I’m all for radical change when it comes to certain things like what crisps to buy or what cooking oil to use but not when it comes to sales pages. Oh no, for sales pages I’m all for continuous improvement, or Kaizen, rather than changes that are untrackable and unsustainable.
Your sales page’s mood is just as important as the actual text and elements. It speaks to your ideal visitor’s subconscious, and if you get the mood right, you’ve caught that visitor’s interest. Vibrant colours speak of energy, fun, and action. Dark colours talk to younger edgier visitors, and soft, pale and muted colours appeal to people who are sophisticated or people who love gentle things.
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So, in addition to your own branding, pay attention to colour to reinforce the mood, as well as make key elements stand out.
Nobody likes a big, long chunk of run-on text. Create “white space” and make your sales text easier to read – especially when skimming. But don’t stop there: Add subheads at intervals in your sales body text.
Use these sub-heads to summarize what you’re going to talk about in the next paragraph or section. Make sure your subheads zero in on the most critical paragraph point!
If your headline doesn’t give the casual browser whiplash, it’s not doing its job. Ask a question that matters in your headline – one that your ideal reader is already thinking to herself. Run it through a good headline analyzer like CoSchedule’s free Headline Analyzer and then monitor and tweak its effectiveness, using A/B split testing.
You may be considering creating a video sales page because your target audience is full of visual learners. That’s a wise move – but make sure your sales page videos don’t get in their own way.
Many people say they never bother noting the bounce rate (when people leave your site almost immediately). They don’t realize that a high number of bounces may carry the following unmistakable messages.
If your bounce rate seems unusually high, do your best to find out where the disconnect is happening!
It’s not enough to identify and empathize your ideal visitor’s pain on a sales page: You also have to make a promise to either give a real solution or take the visitor one vital step further to her goal.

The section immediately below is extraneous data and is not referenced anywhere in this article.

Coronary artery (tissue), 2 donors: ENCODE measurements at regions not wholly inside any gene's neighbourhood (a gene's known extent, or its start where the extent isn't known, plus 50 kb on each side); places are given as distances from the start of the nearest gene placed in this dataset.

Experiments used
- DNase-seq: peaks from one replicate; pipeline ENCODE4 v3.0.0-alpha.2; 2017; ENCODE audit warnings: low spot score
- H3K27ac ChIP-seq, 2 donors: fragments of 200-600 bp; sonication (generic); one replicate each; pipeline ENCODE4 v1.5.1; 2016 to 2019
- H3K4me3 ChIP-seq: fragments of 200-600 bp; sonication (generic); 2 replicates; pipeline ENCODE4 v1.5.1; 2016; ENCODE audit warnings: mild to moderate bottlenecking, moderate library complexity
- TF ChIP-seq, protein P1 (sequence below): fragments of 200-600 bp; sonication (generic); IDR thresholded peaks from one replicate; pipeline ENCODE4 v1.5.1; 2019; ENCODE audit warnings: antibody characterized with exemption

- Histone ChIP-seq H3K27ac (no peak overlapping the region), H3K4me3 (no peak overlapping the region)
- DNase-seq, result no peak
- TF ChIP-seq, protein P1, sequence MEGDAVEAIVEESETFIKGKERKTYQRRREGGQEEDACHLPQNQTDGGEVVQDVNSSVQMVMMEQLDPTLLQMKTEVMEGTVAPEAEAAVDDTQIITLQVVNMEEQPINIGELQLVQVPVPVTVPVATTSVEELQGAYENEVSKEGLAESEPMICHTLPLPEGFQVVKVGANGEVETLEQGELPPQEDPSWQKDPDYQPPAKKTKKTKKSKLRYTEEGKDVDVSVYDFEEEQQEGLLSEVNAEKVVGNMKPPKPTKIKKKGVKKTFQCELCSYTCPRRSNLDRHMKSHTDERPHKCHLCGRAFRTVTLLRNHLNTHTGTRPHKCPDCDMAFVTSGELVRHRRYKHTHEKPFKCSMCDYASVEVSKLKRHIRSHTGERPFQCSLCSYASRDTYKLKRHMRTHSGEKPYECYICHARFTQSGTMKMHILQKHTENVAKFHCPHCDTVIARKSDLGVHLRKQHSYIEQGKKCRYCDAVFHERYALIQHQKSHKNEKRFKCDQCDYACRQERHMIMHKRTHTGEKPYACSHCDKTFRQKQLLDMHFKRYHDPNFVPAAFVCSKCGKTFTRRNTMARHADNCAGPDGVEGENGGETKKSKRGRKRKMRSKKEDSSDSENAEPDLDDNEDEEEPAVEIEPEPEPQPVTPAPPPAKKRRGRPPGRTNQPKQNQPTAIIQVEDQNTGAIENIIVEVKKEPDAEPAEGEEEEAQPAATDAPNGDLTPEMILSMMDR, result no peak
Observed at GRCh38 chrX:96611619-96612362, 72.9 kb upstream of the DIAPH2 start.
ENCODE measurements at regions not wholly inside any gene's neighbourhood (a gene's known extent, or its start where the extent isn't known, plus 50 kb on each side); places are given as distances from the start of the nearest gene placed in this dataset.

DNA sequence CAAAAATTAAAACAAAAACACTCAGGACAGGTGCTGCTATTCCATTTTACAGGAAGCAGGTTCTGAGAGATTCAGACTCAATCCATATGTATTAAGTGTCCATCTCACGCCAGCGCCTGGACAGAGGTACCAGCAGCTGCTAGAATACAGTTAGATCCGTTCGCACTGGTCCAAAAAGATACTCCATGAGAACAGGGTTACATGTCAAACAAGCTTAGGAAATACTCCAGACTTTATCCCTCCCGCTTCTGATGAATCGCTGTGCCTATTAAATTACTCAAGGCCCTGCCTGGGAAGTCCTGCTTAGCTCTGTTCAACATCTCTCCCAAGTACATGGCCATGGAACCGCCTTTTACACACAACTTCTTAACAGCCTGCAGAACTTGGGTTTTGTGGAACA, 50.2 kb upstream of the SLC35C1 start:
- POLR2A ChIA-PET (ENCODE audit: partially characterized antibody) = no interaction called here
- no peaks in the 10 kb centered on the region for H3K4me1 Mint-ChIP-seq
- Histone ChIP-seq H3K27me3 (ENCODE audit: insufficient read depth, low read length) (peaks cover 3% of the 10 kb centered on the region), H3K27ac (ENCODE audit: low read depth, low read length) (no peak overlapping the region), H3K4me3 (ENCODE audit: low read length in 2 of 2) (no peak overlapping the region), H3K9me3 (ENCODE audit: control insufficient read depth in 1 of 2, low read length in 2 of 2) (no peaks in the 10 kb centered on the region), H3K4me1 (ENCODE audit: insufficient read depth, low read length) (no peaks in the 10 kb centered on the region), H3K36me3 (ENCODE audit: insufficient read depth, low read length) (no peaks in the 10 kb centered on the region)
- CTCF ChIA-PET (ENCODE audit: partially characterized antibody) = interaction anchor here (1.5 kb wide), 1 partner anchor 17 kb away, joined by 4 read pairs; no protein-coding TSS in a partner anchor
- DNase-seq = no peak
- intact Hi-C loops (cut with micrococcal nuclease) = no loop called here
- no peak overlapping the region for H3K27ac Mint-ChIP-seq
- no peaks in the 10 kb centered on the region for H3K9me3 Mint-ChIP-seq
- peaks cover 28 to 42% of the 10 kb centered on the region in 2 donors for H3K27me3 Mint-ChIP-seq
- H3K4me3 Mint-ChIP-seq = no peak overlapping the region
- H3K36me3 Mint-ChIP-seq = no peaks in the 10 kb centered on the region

When making a promise to your sales page visitor, make sure that you don’t promise something you cannot possibly deliver. You can’t guarantee they’ll be cured of cancer, nor can you promise someone will make a million dollars in a month. Keep it realistic.
In fact, even if it doesn’t promise instant stardom, a realistic promise is more likely to be trusted, believed – and acted upon.
Time yourself reading every word on your landing page, then pay careful attention to the time that visitors spend there. If they stay as long as you or longer, you know that they value what they are reading. That’s an important clue when you go to write your sales page and social media posts.
Make yourself a cue card containing essential data you have to make sure you cover – for example, your sales page address. Don’t rely strictly on speaking: Add a text version of your sales page address to your screen and repeat it in the video description, or in the text below the video thumbnail.
How your sales video displays in particular mobiles is crucially important. Make sure your sales page address doesn’t display off-screen! Test your landing page video in MobiReady.
You’ve probably heard the old rule, “The more you are charging for a product, the longer your sales letter should be.” That’s not exactly right.
It could better be said, “The stronger your proof, the sooner you should stop speaking.”
Sometimes it just takes a few bullet points and a headline to convince people. Pay attention to which CTA link your visitors and testers click: That’s often the time to wrap things up.
Kevin Arrow is the CEO of the Online Visibility Academy where ethical entrepreneurs can train in digital marketing skills
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